Among the announced actions in the above-mentioned Communication, there is a list of actions to incentivise investments in carbon capture utilisation and storage (CCUS) technologies, including further push of research and innovation to yield significant cost reduction and to initiate work for a possible future CO2 transport regulatory package.

  • [1]  COM(2024) 62 final.
  • [2] Directive (EU) 2023/959 of the European Parliament and of the Council of 10 May 2023 amending Directive 2003/87/EC establishing a system for greenhouse gas emission allowance trading within the Union and Decision (EU) 2015/1814 concerning the establishment and operation of a market stability reserve for the Union greenhouse gas emission trading system.
  • [3] Directive 2008/98/EC of the European Parliament and of the Council of 19 November 2008 on waste and repealing certain Directives, OJ L 312 du 22.11.2008, p. 3-30.
  • [4] https://www.europarl.europa.eu/meetdocs/2014_2019/plmrep/COMMITTEES/ENVI/DV/2024/03-11/Item9-Provisionalagreement-CFCR_2022-0394COD_EN.pdf
  • [5] Directive (EU) 2018/2001.
Last updated: 24 May 2024

Answer to a written question – Investigation into a possible European-wide cartel on concealing the presence of harmful chemicals in products – E-000990/2024(ASW)

Source: European Parliament

The Commission follows the investigation by the French Competition Authority.

In 2022, the Commission fined metal packaging producers Crown and Silgan a total of EUR 31.5 million for participating in a cartel concerning sales of metal cans and closures in Germany that took place in the context of the introduction of Bisphenol A-free (BPA-free) lacquers for such products.

The infringement included the coordination between Crown and Silgan to: (i) impose a surcharge, and (ii) apply shorter minimum durability recommendations concerning metal cans and closures coated with BPA-free lacquers.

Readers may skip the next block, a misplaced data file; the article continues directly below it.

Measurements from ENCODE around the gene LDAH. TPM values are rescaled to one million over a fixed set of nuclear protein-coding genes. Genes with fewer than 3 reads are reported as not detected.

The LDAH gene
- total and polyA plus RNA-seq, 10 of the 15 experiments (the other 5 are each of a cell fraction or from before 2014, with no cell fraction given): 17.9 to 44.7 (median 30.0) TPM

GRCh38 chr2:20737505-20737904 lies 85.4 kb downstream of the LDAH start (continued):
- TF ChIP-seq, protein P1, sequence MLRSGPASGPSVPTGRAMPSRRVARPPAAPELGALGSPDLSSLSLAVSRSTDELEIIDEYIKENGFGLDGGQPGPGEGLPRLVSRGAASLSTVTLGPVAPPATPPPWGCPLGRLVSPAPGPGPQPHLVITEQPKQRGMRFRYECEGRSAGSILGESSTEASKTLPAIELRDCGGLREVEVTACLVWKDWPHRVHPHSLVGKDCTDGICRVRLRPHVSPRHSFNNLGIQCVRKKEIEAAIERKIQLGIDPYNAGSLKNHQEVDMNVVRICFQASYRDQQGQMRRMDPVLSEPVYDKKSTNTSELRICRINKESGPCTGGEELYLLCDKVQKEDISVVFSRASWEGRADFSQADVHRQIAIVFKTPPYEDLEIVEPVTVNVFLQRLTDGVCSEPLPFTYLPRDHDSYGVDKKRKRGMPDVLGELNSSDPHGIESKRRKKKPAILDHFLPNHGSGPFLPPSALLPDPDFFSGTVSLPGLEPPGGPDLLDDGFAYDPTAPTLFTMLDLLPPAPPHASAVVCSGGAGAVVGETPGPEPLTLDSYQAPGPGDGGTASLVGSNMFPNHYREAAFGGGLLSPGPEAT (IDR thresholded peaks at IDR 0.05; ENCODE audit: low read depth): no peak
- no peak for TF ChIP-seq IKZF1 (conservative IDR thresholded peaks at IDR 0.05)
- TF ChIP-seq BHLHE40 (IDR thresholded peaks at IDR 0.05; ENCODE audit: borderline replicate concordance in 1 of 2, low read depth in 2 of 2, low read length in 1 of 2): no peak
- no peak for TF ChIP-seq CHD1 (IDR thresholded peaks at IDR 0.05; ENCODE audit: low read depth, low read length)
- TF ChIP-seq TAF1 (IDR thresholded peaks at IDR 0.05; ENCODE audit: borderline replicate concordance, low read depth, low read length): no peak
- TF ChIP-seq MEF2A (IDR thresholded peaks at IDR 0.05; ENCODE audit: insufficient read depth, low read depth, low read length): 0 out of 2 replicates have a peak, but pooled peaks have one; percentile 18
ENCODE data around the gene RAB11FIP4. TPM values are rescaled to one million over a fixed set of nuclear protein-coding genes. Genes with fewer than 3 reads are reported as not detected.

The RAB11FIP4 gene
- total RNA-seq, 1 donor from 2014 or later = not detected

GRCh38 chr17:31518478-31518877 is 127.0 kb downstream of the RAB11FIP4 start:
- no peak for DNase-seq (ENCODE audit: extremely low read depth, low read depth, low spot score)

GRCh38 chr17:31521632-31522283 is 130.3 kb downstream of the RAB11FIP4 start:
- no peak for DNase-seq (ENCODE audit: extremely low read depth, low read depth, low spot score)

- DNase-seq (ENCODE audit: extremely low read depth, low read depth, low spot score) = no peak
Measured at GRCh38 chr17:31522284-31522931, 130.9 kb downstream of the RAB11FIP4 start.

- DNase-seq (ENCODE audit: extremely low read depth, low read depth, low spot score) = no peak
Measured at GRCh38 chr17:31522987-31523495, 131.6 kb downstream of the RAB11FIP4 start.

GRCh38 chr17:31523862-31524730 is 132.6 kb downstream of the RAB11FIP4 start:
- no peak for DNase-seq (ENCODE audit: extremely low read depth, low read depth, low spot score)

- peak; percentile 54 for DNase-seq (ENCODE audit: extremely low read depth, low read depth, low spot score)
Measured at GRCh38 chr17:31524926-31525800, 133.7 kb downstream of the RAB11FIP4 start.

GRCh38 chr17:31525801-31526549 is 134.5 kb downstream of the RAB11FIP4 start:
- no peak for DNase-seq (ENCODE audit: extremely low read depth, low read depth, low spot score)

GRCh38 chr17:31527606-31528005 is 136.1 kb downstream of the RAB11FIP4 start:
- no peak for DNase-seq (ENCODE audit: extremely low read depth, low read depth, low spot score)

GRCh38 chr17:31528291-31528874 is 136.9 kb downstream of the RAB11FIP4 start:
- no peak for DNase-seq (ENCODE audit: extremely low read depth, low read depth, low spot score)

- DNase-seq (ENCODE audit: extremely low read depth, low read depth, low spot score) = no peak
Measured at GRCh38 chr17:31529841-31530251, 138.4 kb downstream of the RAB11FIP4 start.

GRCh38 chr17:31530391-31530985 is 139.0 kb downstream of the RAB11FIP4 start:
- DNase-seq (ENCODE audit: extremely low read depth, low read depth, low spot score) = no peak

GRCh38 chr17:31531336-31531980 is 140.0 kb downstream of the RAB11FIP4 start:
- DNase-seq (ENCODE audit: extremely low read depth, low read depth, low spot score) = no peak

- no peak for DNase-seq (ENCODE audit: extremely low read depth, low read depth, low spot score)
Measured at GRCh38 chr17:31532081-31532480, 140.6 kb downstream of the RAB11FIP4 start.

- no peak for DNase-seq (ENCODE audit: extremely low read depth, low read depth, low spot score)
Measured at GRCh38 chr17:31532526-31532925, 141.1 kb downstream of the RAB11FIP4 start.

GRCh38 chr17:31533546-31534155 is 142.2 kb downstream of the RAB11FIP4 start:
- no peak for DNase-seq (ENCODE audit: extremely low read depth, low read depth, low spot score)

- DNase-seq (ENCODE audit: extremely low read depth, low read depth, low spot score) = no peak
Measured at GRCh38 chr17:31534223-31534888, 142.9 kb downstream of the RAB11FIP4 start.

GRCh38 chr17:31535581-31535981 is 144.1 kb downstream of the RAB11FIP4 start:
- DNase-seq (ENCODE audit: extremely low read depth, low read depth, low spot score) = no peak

The parties kept each other informed of their commercial strategies, allowing them to adapt their market behaviour and competitive efforts on the market for metal cans and closures coated with BPA-free lacquers in Germany.

At the moment, the Commission does not have any pending formal proceedings on competition law grounds in relation to similar conduct being implemented for other products and chemical substances. The Commission is monitoring any market developments closely.

Last updated: 24 May 2024

Answer to a written question – Reduction in EU GDP by about 7 % by the end of the century – E-001053/2024(ASW)

Source: European Parliament

The estimate that worsening climate impacts could reduce EU gross domestic product by about 7% by the end of the century comes from the impact assessment accompanying the Commission Communication on ‘Securing our Future: Europe’s 2040 Climate Target and Path to Climate Neutrality by 2050[1]’.

Annex 7 of the impact assessment[2] provides a comprehensive review of the costs of climate change at global and EU level. Section 3.3.3 of Annex 7 explains how the NEMESIS macro-econometric model was used to estimate the 7% impact, building on bottom-up assessments of the impacts of a range of climate hazards, as available in the literature.

This estimate is conservative in that it accounts for nine types of hazards or sectors affected but excludes the impacts of climate change on ecosystem services (including access to water), tourism and human health and mortality.

Further, it relies on a linear extrapolation of modelling results between 2060 and 2100 and does not take into consideration possible climate tipping points.

For a comparison to other estimates published elsewhere since the impact assessment: Kotz et al (2024)[3] project that the world economy is already committed to an income reduction of 19% until 2050 due to climate change, with median income reductions of approximately 11% in Europe.

If emissions are not cut drastically and immediately, economic losses will amount to up to 60% on average globally and over 35% in Europe by 2100.

As in the case of the communications on Managing Climate Risks and on Securing our Future[4], the Commission will continue to ensure that its policies are science-based, data-driven and properly assessed for their impact, including via the use of state-of-the-art models and impact assessment work.

  • [1] COM(2024)63.
  • [2] https://eur-lex.europa.eu/legal-content/EN/TXT/PDF/?uri=CELEX:52024SC0063
  • [3] https://www.nature.com/articles/s41586-024-07219-0
  • [4] COM(2024) 91.
Last updated: 24 May 2024